How does someone become addicted. In my CEO message I talk about how an addicted person is often associated with the picture of a person on skid row drinking out of a paper bag or poking a needle in his or her arm. When individuals first start to use addictive substances, it is never with the intention to become addicted. Substance abuse is a phenomenon that slowly seduces the individual with its false promises and deceptive illusions. Vancouver, partly because of our climate and our status of a port city, have combined with other factors to create a systemic substance abuse problem. Following are the typical pattens we see when it comes to substance abuse in Vancouver. If you or anyone you know is struggling with a substance abuse issue, HeartQuest provides some proven solutions. Call Cory personally at 604.818.1771 or Click here to send Cory an email.
PATTERNS OF SUBSTANCE USE
1) No Use
- approximately 20% of the people in our society do not use any mood altering substances for non-medicinal purposes.
2) Initial Use
- motivation comes from personal curiosity & peer pressure
- this stage is highlighted by experimentation and adventure
- willingness of person to choose to use
- availability of substance of choice to use
- may be a separate and distinct experience for each substance tried
- recent trends show this pattern occurring most often in adolescence but also occurring at younger ages
3) Irregular Use
- responsible use on an irregular basis
- no substance seeking behavior except monetary preparation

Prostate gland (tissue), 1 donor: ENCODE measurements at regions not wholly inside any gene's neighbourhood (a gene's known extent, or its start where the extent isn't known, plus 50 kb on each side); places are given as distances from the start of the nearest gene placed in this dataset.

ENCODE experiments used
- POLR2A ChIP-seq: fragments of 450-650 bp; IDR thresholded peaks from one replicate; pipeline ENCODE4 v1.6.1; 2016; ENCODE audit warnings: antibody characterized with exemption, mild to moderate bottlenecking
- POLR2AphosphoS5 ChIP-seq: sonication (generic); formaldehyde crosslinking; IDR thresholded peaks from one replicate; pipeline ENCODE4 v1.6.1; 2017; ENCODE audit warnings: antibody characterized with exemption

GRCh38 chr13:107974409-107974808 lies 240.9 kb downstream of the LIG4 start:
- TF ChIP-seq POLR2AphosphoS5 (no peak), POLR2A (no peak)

- the choice process is still heavily involved
- use of substances only during non-work periods
- substance use fun and enjoyable with very few side effects
- use generally motivated by larger event (party, holiday, special dinner, etc.) rather than individual need
- approximately 20% of people in our society are irregular users
4) Regular Use
- use motivated more by personal initiation rather than by the event
- use mood altering substances more than 3 times per month
- substance seeking and substance use take up a larger amount of time
- substances are now being used to compensate for anxiety or stress
- more regular use of addictive substances (habit formation)
- loss of control over the use of the substances may begin to happen
- more severe side effects happen (blackouts, hangovers, etc.)
- some personal concerns (guilt) by the user may occur in this pattern and attempts at control and / or abstinence
- approximately 40% of people in our society are regular users
5) Problem / Intensified Use
- frequency of use varies widely and may range from daily to binge use
- 10% of people in our society are problem users experiencing some of the following problems:
a) Loss Of Control
- use of substance beyond what was intended most of the time
- control lost to the point where the person can control onset of using but has little control over amount used
- when substance use takes up an extraordinary amount of time
- always an excuse to use the substance (always an alibi after)
c) Continued Use In spite Of Negative Consequences
- lots of denial (refusal to see facts as they really are and refusal to deal with consequences of their actions)
- rationalization and blame help the person to justify the drug use in spite of nameless fears and anxieties (shame)
- substance use now has a bigger priority that relationships, friends, health, career, or other major life areas
- tendency to objectify relationships
- possibly suicidal
6) Addicted / Dependent Use
- inability to predict or control consumption of substance
- entire life depends on the use of the substance (obsessed)
- can’t function without the drug and severe withdrawal reactions occur with abstention
- medical complications due to the substance use
- continued use even though this use threatens their life, health, job, marriage, and family
- completely physically and psychologically addicted
- death through complications or accident a real possibility
- approximately 10% of people in our society are substance dependent
Amy Winehouse was a terrific talent and one of my favourite recording artists. She also struggled with substance abuse. To what extent remains largely unknown but her death has fueled debate as to the precise nature of drug addiction and how it should be addressed by society as a whole.